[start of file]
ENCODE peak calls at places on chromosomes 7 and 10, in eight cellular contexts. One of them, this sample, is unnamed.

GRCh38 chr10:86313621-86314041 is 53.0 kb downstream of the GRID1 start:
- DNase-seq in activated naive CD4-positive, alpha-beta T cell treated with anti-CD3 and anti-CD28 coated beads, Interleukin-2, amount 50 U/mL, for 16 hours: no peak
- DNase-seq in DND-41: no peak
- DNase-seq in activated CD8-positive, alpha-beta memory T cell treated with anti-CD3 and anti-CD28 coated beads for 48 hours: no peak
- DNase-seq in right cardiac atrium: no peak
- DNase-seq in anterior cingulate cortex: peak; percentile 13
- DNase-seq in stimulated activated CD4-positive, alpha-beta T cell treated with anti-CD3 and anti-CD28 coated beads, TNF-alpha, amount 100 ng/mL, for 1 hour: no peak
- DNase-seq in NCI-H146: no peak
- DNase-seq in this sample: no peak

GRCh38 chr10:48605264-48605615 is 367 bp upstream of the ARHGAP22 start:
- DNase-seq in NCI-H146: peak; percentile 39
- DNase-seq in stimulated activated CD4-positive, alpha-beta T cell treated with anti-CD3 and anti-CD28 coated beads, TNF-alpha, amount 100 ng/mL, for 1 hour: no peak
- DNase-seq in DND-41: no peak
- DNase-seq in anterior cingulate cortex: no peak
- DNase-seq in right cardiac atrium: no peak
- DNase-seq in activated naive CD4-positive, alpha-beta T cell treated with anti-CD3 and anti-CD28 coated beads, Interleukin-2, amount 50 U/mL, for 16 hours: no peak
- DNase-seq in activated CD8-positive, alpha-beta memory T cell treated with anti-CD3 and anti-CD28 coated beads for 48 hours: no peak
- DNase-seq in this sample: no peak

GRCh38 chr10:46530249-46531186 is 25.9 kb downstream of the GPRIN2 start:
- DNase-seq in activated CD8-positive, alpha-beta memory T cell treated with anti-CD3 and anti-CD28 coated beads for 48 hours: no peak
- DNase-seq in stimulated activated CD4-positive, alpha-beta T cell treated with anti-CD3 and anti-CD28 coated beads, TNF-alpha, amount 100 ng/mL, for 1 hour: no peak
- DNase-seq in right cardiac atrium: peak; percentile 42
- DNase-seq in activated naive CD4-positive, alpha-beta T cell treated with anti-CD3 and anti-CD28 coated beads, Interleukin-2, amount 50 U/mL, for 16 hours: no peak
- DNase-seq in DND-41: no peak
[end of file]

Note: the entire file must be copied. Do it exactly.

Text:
ENCODE peak calls at places on chromosomes 7 and 10, in eight cellular contexts. One of them, this sample, is unnamed.

GRCh38 chr10:86313621-86314041 is 53.0 kb downstream of the GRID1 start:
- DNase-seq in activated naive CD4-positive, alpha-beta T cell treated with anti-CD3 and anti-CD28 coated beads, Interleukin-2, amount 50 U/mL, for 16 hours: no peak
- DNase-seq in DND-41: no peak
- DNase-seq in activated CD8-positive, alpha-beta memory T cell treated with anti-CD3 and anti-CD28 coated beads for 48 hours: no peak
- DNase-seq in right cardiac atrium: no peak
- DNase-seq in anterior cingulate cortex: peak; percentile 13
- DNase-seq in stimulated activated CD4-positive, alpha-beta T cell treated with anti-CD3 and anti-CD28 coated beads, TNF-alpha, amount 100 ng/mL, for 1 hour: no peak
- DNase-seq in NCI-H146: no peak
- DNase-seq in this sample: no peak

GRCh38 chr10:48605264-48605615 is 367 bp upstream of the ARHGAP22 start:
- DNase-seq in NCI-H146: peak; percentile 39
- DNase-seq in stimulated activated CD4-positive, alpha-beta T cell treated with anti-CD3 and anti-CD28 coated beads, TNF-alpha, amount 100 ng/mL, for 1 hour: no peak
- DNase-seq in DND-41: no peak
- DNase-seq in anterior cingulate cortex: no peak
- DNase-seq in right cardiac atrium: no peak
- DNase-seq in activated naive CD4-positive, alpha-beta T cell treated with anti-CD3 and anti-CD28 coated beads, Interleukin-2, amount 50 U/mL, for 16 hours: no peak
- DNase-seq in activated CD8-positive, alpha-beta memory T cell treated with anti-CD3 and anti-CD28 coated beads for 48 hours: no peak
- DNase-seq in this sample: no peak

GRCh38 chr10:46530249-46531186 is 25.9 kb downstream of the GPRIN2 start:
- DNase-seq in activated CD8-positive, alpha-beta memory T cell treated with anti-CD3 and anti-CD28 coated beads for 48 hours: no peak
- DNase-seq in stimulated activated CD4-positive, alpha-beta T cell treated with anti-CD3 and anti-CD28 coated beads, TNF-alpha, amount 100 ng/mL, for 1 hour: no peak
- DNase-seq in right cardiac atrium: peak; percentile 42
- DNase-seq in activated naive CD4-positive, alpha-beta T cell treated with anti-CD3 and anti-CD28 coated beads, Interleukin-2, amount 50 U/mL, for 16 hours: no peak
- DNase-seq in DND-41: no peak